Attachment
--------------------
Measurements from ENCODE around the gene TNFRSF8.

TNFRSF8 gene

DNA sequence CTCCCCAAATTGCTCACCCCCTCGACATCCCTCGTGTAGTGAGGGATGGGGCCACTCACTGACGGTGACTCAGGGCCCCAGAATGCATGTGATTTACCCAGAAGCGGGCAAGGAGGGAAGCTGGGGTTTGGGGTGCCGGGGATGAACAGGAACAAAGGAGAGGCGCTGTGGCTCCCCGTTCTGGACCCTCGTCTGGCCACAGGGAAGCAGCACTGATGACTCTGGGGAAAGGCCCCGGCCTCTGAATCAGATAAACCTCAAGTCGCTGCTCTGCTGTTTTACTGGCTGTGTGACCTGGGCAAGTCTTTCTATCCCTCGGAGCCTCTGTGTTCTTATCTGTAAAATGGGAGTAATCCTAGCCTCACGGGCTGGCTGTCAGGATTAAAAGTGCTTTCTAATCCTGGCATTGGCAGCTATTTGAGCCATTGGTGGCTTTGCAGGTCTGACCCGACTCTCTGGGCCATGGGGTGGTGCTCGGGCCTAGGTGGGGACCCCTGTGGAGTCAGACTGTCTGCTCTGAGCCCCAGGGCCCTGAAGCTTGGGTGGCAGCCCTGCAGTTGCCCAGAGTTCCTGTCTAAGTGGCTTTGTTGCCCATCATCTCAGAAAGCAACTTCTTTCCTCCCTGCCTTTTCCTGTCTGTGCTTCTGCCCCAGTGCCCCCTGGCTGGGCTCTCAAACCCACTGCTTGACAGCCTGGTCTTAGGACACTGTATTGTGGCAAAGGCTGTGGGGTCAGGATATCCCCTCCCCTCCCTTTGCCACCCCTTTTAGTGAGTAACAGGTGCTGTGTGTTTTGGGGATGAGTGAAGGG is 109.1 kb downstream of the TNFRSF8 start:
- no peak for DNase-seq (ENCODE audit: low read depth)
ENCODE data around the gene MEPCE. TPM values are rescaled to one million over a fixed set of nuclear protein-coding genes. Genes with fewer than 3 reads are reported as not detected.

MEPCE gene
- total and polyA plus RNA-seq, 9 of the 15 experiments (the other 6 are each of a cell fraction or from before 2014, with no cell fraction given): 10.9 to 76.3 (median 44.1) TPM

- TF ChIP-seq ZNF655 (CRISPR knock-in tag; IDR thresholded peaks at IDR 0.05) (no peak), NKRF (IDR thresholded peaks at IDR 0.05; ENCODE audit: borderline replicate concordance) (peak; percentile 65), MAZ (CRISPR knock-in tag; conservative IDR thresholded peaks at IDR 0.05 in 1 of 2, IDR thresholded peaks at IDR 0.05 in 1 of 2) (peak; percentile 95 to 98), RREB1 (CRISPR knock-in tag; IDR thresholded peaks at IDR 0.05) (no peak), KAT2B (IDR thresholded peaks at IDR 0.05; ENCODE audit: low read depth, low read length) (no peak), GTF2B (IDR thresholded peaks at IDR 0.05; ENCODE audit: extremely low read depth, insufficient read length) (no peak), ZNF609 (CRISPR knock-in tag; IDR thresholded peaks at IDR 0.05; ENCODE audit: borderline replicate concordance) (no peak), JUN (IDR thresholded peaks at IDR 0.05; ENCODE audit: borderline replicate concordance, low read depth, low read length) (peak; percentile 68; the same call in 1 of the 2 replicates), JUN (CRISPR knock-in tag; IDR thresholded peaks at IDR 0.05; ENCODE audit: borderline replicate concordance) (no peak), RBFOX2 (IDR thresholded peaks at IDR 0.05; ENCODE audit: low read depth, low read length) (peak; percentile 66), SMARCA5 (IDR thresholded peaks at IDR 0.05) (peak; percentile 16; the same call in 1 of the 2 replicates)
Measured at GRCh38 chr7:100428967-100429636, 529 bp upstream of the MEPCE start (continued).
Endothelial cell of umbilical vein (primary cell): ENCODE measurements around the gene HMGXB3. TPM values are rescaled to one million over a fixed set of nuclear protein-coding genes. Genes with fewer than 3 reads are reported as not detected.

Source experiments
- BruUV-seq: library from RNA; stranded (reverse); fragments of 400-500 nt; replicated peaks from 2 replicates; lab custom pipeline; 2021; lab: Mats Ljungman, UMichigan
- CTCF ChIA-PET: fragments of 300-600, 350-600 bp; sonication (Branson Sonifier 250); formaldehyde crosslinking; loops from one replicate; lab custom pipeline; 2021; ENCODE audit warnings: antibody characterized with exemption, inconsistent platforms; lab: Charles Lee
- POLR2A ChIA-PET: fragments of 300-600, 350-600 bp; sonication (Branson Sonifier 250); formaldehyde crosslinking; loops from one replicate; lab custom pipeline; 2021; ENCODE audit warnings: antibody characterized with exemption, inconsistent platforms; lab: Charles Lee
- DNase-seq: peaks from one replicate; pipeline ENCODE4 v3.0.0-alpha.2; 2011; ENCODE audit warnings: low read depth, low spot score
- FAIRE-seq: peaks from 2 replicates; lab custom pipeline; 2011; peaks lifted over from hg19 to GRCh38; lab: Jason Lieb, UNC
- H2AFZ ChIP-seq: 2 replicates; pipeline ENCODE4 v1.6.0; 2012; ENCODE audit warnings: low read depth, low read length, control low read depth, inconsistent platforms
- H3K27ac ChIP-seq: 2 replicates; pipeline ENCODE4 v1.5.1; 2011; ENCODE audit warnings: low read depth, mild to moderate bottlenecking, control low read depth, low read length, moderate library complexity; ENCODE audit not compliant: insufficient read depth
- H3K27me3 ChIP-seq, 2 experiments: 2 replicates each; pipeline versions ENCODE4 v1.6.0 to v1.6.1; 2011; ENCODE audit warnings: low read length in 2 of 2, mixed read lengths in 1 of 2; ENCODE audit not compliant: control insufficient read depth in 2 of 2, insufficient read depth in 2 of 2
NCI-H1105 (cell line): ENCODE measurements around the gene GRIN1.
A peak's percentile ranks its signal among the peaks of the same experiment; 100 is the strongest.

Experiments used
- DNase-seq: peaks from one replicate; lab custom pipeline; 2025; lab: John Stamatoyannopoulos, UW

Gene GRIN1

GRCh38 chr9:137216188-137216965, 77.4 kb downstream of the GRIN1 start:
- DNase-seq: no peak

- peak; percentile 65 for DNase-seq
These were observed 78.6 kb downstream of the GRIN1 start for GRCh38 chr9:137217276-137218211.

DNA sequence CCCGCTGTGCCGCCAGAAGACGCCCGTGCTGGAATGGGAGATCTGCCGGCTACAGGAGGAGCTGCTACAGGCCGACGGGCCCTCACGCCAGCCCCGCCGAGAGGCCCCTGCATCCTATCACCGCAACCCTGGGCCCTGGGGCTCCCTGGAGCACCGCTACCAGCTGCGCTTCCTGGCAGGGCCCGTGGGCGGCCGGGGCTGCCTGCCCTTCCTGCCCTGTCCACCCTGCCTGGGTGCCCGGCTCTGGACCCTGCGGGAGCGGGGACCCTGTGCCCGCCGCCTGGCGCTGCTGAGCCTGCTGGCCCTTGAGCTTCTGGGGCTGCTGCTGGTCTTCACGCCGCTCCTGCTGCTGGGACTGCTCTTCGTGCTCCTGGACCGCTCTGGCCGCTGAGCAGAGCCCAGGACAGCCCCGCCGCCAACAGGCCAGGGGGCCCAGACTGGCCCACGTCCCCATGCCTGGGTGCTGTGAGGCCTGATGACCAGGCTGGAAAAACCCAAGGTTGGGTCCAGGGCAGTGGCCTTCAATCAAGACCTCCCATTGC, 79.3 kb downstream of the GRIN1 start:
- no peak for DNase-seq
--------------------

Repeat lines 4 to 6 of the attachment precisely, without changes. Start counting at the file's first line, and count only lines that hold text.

- no peak for DNase-seq (ENCODE audit: low read depth)
ENCODE data around the gene MEPCE. TPM values are rescaled to one million over a fixed set of nuclear protein-coding genes. Genes with fewer than 3 reads are reported as not detected.

MEPCE gene